Anytime people see or hear the word ‘‘Slavery’’, they always tend to imagine or think of the Southern regions of United States during the Pre-civil War era. What majority of the people in our societies do not know is the horrible act that occurred worldwide to slaves. During slave trade and slavery, there was massive subjugation and torture of innocent people by other human beings. The history of slavery in the United States can be traced back to 1619 when 20 Africans were brought to the English colony of Jamestown. The essence of this paper is to examine the history of slave and the social, political, economic, and technological factors which contribute to the abolition of slavery and slave trade.
Fisher, M. (2013). Negro slave songs in the United States. The Journal article.
This article provides an in-depth analysis of how the slaves use songs to escape from captivity. Fisher asserts that slaves use the songs to express the sense of dissatisfaction, sorrow, and to inspire themselves. Singing at contraband comps helped slaves navigate the gray areas between freedom and slavery. Fisher argues that songs were passed down from one generation to another generation through slavery. From this article, it is clear that songs played a magnificent role in helping slaves cope with hard conditions as well as acquire freedom. It is relatively important to understand that songs were also a form of communication between slaves, especially when they were plotting to escape from White farms.
Genovese, E. D. (2014). The political and economy of slavery: Studies in the economy and society of the slave Southern region. Wesleyan University Press.
This article provides an interesting perspective on the political and economic factors which contributed to the slave trade and slavery in the United States. The high demand for free human beings to work in the White farms was one of the biggest reasons for the start of slavery. Industrialization, where the majority of people moved to urban settings, led to an influx of workers in rural settings. Shortages of labor in rural areas force the white supremacists to use extreme violence and force to solicit for sufficient labor. In a political perspective, Genovese (2014) argues that the negative misconceptions and myths towards Africans and Native Americans triggered the slavery in America.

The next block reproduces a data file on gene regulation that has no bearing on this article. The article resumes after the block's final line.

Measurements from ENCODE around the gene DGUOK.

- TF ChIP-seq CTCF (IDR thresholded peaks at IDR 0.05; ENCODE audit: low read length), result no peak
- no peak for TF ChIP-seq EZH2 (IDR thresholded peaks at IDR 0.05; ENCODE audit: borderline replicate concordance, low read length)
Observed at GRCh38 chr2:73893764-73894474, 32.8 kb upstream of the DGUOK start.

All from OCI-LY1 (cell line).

Reisch, M., & Andrews, J. (2014). The road not taken: A history of radical social work in the United States. Routledge.
Reisch & Andrews (2014) provides a radical social perspective for the emergence of slavery in the United States and social impacts of slavery. The Reisch & Andrews assert that Europeans considered themselves to be the best and Blacks were considered to be socially inferior to whites. In additions, Black Americans were regarded by the Whites as people who did not deserve social, economic, and political rights. Such misinformed thinking made Europeans living in Virginia to force Africans into slavery. According to Reisch & Andrews, slavery led to the death of people, misery of families, and poverty. Socially, slavery led to the development of hierarchical society based on atavistic and agrarian.
Walker, M. (2016). Gendering Transatlantic Anti-Slavery History. The Eighteenth Century, 57(3), 401-407.